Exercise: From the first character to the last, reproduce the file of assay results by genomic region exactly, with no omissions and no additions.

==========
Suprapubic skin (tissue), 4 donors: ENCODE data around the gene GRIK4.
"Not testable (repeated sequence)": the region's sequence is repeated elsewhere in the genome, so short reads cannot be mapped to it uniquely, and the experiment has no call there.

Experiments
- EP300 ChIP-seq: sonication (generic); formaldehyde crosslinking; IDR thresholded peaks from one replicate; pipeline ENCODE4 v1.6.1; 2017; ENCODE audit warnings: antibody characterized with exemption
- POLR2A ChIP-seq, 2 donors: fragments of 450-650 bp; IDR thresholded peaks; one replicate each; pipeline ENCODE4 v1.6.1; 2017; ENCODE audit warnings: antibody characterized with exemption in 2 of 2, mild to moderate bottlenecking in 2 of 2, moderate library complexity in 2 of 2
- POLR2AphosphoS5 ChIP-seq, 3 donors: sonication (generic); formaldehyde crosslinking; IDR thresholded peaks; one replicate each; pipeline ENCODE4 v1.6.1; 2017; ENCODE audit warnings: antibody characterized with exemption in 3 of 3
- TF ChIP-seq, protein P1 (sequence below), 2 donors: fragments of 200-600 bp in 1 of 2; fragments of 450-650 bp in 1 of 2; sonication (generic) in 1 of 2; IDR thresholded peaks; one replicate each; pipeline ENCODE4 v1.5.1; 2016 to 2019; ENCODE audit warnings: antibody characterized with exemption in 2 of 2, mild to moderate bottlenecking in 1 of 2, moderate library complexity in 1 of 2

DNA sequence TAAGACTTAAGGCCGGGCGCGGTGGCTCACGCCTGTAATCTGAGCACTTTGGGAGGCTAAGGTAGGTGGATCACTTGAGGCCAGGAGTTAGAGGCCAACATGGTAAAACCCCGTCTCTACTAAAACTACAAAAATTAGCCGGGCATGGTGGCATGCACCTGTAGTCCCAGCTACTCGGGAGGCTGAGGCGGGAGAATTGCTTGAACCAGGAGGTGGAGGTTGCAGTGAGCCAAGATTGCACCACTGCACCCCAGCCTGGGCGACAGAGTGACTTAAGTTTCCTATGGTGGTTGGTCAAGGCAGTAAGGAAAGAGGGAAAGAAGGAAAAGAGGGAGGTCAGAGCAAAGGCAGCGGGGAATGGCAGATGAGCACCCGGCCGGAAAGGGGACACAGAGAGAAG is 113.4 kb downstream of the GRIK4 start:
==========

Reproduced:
Suprapubic skin (tissue), 4 donors: ENCODE data around the gene GRIK4.
"Not testable (repeated sequence)": the region's sequence is repeated elsewhere in the genome, so short reads cannot be mapped to it uniquely, and the experiment has no call there.

Experiments
- EP300 ChIP-seq: sonication (generic); formaldehyde crosslinking; IDR thresholded peaks from one replicate; pipeline ENCODE4 v1.6.1; 2017; ENCODE audit warnings: antibody characterized with exemption
- POLR2A ChIP-seq, 2 donors: fragments of 450-650 bp; IDR thresholded peaks; one replicate each; pipeline ENCODE4 v1.6.1; 2017; ENCODE audit warnings: antibody characterized with exemption in 2 of 2, mild to moderate bottlenecking in 2 of 2, moderate library complexity in 2 of 2
- POLR2AphosphoS5 ChIP-seq, 3 donors: sonication (generic); formaldehyde crosslinking; IDR thresholded peaks; one replicate each; pipeline ENCODE4 v1.6.1; 2017; ENCODE audit warnings: antibody characterized with exemption in 3 of 3
- TF ChIP-seq, protein P1 (sequence below), 2 donors: fragments of 200-600 bp in 1 of 2; fragments of 450-650 bp in 1 of 2; sonication (generic) in 1 of 2; IDR thresholded peaks; one replicate each; pipeline ENCODE4 v1.5.1; 2016 to 2019; ENCODE audit warnings: antibody characterized with exemption in 2 of 2, mild to moderate bottlenecking in 1 of 2, moderate library complexity in 1 of 2

DNA sequence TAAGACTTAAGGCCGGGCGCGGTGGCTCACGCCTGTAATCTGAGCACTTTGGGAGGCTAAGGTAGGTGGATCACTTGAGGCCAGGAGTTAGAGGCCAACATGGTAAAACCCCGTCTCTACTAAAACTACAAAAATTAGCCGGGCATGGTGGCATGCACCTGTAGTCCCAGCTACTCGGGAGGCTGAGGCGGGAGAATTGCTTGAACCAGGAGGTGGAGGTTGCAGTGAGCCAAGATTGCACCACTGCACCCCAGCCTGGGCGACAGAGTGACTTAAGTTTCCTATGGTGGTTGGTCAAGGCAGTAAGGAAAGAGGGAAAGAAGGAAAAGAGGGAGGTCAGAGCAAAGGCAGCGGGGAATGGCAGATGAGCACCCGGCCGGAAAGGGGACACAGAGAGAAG is 113.4 kb downstream of the GRIK4 start: